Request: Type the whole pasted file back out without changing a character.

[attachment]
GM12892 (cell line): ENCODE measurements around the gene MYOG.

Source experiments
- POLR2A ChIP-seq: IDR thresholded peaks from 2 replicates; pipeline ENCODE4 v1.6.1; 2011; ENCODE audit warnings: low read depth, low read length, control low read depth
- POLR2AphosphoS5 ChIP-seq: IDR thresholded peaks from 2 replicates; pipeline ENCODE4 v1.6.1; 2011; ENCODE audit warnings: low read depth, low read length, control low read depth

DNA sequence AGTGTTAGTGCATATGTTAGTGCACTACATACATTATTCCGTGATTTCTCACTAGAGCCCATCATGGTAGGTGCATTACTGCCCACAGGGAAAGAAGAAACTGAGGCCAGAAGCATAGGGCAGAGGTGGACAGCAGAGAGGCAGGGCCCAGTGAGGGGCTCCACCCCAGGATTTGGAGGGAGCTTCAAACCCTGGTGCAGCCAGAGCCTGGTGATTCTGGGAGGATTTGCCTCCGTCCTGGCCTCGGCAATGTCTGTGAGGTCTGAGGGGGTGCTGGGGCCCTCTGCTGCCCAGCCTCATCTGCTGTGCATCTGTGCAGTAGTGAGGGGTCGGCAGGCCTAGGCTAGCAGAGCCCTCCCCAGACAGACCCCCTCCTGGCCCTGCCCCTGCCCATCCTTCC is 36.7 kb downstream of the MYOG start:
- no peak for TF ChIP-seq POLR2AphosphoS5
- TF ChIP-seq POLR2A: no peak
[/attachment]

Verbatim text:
GM12892 (cell line): ENCODE measurements around the gene MYOG.

Source experiments
- POLR2A ChIP-seq: IDR thresholded peaks from 2 replicates; pipeline ENCODE4 v1.6.1; 2011; ENCODE audit warnings: low read depth, low read length, control low read depth
- POLR2AphosphoS5 ChIP-seq: IDR thresholded peaks from 2 replicates; pipeline ENCODE4 v1.6.1; 2011; ENCODE audit warnings: low read depth, low read length, control low read depth

DNA sequence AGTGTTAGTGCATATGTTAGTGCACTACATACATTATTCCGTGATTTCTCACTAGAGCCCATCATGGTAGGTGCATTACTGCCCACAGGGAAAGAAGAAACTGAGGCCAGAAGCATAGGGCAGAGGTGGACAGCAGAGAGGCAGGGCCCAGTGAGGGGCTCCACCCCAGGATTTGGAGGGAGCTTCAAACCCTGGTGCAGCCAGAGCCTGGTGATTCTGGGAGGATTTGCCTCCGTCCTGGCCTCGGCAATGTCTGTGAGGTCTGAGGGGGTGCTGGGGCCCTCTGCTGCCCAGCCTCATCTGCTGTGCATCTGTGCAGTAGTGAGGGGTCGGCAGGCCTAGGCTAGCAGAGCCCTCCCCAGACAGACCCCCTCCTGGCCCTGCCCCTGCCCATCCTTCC is 36.7 kb downstream of the MYOG start:
- no peak for TF ChIP-seq POLR2AphosphoS5
- TF ChIP-seq POLR2A: no peak